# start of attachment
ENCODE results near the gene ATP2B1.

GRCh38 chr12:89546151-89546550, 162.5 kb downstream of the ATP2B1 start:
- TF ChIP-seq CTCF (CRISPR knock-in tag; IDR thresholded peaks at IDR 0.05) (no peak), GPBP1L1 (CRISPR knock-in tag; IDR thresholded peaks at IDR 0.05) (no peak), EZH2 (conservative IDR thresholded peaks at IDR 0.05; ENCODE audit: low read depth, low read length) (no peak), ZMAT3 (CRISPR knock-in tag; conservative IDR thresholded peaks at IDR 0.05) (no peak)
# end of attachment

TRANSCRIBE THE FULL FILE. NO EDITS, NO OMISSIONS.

ENCODE results near the gene ATP2B1.

GRCh38 chr12:89546151-89546550, 162.5 kb downstream of the ATP2B1 start:
- TF ChIP-seq CTCF (CRISPR knock-in tag; IDR thresholded peaks at IDR 0.05) (no peak), GPBP1L1 (CRISPR knock-in tag; IDR thresholded peaks at IDR 0.05) (no peak), EZH2 (conservative IDR thresholded peaks at IDR 0.05; ENCODE audit: low read depth, low read length) (no peak), ZMAT3 (CRISPR knock-in tag; conservative IDR thresholded peaks at IDR 0.05) (no peak)